In a new twist to the gas dispute between Ambani brothers, the fertiliser ministry on Monday said private family agreements cannot over-ride national priorities.
Urea plants had been given the first priority in sale of natural gas from Reliance Industries' D6 but the Bombay high court had upheld the Ambani family, giving 70 per cent of the initial volumes from the fields to Anil Ambani Group's RNRL.
"The gas in question has been allocated (to fertiliser, power and other sectors) based on the government's authority and rights under the Production Sharing Contract (for D6) aimed at regulating gas marketing and allowing their orderly growth," fertiliser secretary Atul Chaturvedi wrote to his counterpart in the petroleum ministry, R S Pandey, on June 24.
"Our understanding is that any family settlement would not over-ride the sovereign right of the government to formulate policies aimed at larger public interest," he wrote. When contacted, Pandey acknowledged receipt of the letter and said, "They have raised an issue which will need to be examined."
"In this context, implications of the judgement will have to be legally examined," he said.
Twelve urea manufacturing companies were allocated 14.97 million cubic meters per day when the government prioritised sale of the initial 40 mmcmd from D6 primarily between fertiliser and power companies based on national priority of food security and meeting energy deficit.
But the Bombay High Court on June 15 ruled that RIL should honour its commitment in the family split agreement and supply 28 mmcmd gas to RNRL.
"If such a private arrangement has implications on already signed Gas Sales and Purchase Agreements for the allocated gas and if the existing rights of fertiliser companies are altered to their disadvantage, I am afraid they may also seek available legal remedies independently," Chaturvedi wrote.
He sought a re-confirmation from the petroleum ministry that "existing gas allocation, its price and GSPAs would remain intact."
The fertiliser industry, he said, had sought a re-confirmation to the effect that the recent Bombay High Court judgement would have no implications on thesupply of gas from KG basin.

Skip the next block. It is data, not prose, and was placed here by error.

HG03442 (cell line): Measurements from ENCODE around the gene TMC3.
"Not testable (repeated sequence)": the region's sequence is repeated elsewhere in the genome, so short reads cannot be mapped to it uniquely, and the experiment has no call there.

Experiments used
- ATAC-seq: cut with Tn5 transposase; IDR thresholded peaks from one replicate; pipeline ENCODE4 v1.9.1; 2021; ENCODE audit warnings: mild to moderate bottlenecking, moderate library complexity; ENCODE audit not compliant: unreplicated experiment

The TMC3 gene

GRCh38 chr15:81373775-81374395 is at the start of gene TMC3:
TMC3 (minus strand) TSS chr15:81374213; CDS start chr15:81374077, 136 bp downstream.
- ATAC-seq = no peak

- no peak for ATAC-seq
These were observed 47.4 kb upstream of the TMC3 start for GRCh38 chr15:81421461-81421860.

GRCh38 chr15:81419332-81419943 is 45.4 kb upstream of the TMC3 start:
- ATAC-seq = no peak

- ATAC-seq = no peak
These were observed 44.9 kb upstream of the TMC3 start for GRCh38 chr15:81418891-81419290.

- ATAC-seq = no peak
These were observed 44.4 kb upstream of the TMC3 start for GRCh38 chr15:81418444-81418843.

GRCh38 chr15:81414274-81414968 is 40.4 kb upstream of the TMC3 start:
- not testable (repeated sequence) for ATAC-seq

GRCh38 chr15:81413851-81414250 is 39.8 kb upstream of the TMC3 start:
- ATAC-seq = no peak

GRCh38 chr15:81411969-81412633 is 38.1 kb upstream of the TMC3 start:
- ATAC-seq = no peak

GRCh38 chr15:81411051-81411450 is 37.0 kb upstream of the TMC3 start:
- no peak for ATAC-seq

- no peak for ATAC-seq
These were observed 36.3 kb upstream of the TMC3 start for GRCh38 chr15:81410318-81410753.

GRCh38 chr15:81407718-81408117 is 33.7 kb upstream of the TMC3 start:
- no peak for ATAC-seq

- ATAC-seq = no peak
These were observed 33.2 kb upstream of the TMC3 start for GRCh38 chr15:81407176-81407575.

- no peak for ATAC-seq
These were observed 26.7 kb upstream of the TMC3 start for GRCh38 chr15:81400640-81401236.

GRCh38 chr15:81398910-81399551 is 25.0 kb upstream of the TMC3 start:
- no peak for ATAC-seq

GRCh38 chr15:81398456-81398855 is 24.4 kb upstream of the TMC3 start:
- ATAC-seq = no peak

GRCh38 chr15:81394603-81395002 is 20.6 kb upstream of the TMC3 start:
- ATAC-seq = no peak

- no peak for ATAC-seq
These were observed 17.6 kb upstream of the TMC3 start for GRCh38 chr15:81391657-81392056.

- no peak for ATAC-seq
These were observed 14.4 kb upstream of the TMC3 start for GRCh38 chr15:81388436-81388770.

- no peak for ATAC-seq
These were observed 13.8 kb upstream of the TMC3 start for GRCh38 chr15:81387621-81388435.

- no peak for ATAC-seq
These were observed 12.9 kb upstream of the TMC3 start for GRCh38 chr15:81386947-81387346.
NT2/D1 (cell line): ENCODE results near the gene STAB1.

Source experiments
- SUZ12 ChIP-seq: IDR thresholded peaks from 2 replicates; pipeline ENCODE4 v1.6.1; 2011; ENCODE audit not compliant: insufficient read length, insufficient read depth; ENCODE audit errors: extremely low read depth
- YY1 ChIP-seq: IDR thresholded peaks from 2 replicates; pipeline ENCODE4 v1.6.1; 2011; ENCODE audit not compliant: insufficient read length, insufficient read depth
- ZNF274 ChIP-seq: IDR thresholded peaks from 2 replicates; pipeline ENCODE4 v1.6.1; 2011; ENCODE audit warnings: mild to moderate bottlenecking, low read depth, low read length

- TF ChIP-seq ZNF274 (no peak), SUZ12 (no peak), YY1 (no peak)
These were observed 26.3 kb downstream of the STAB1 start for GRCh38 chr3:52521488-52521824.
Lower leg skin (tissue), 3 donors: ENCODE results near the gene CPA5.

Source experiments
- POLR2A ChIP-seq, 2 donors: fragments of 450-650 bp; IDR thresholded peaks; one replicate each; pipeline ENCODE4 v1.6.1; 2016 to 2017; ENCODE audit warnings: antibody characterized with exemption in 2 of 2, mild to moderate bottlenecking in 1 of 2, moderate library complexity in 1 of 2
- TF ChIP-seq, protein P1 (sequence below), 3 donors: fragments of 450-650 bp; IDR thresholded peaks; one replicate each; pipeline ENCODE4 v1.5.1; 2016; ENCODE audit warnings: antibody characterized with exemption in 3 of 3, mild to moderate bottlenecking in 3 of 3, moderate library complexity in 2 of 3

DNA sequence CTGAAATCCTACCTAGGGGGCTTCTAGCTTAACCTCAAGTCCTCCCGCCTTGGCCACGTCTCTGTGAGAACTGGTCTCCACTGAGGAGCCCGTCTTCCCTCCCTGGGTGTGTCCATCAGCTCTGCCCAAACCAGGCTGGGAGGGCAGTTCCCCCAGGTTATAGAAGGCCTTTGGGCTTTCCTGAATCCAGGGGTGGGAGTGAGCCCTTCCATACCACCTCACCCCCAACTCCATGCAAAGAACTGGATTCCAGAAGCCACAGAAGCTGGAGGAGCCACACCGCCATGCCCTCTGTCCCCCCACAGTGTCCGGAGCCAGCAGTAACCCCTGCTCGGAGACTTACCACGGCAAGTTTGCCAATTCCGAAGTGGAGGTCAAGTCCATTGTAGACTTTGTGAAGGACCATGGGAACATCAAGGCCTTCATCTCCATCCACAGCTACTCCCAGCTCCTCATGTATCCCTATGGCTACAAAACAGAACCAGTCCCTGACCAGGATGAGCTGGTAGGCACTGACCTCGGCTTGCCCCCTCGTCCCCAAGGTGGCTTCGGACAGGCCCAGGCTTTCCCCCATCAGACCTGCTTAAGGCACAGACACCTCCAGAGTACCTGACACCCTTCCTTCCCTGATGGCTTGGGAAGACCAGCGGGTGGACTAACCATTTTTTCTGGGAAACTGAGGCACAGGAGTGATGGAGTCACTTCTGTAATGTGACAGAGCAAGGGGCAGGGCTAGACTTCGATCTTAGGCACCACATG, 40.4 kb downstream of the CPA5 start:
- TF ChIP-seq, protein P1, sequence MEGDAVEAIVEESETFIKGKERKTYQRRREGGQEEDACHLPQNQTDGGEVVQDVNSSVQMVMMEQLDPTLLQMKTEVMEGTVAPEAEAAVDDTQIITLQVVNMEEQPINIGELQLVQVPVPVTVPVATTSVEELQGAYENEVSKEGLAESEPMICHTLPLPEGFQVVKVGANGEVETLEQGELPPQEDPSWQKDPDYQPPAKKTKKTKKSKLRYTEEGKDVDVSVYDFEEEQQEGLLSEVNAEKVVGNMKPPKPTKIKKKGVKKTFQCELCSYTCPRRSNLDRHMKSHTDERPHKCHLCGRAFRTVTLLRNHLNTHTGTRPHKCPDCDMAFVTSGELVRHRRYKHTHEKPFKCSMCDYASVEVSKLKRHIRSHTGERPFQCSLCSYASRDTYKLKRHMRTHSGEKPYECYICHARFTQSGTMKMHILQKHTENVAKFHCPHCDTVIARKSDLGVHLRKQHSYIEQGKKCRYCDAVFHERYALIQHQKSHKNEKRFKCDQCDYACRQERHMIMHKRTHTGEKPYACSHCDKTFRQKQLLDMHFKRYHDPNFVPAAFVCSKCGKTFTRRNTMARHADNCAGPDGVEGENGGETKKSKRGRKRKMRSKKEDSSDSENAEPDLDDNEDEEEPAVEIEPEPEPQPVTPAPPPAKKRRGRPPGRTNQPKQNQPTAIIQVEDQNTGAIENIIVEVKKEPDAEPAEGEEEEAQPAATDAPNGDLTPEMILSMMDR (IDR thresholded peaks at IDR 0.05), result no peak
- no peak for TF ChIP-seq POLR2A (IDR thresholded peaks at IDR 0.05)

"The clarification/re-confirmationin this regard will remove the uncertainty in supply of feedstock to the fertiliser industry.
"Thiswould also have implications on the fuel oil and naphtha based urea units, which are making large investments to switch feedstock to natural gas as per the declared policy of the government," he wrote.
Chaturvedi said the fertiliser industry was allocated about 15 mmcmd of gas from D6as first priority under the Gas Priority Utilisation Policy of the government.
Pandeysaid the Fertiliser Secretary had sought a reconfirmation of gas supplies to urea plants in context of the Bombay high court judgement. "Implications of the judgement (on supplies) will have to be examined."
The Bombay high court had said that the terms of supply to RNRL would be based on RIL's bid for a 2004NTPC tender.
The price in NTPC tender was $2.34 per million British thermal unit, 44 per cent lower than government-approved rates of $4.20per mmBtu.
The Bombay high court on June 15 gave RIL and RNRL a month's time to work out firm gas volumes, price, timelines and other commercial details for sourcing the fuel from Krishna-Godavaribasin fields.
RIL can currently produce 37 mmcmd of gas per day from D6 fields but was producing only 28mmcmd as some power and fertiliser companies are not taking their allotted quantities.
In the MoU that split Dhirubhai Ambani's business empire, the Mukesh Ambani-run firm had committed to supply 28 mmcmd to power plants of the group run by his younger brother for 17years.
Mukeshhad got petrochemicals, refining and the oil and gas business while the power plants, telecommunications and the financial services business had gone to Anil in the split.
The price in the MoU was the same as the one RIL had bid for in a 2004NTPC tender.
RIL had bid to supply 12 mmscmd gas to NTPC at $2.34per mmBtu but a Gas Sales and Purchase Agreement could not be signed because of dispute between the two over clauses like liability in the case of default. NTPC has dragged RIL to the Bombay high court seeking performance of the bid in a separate case.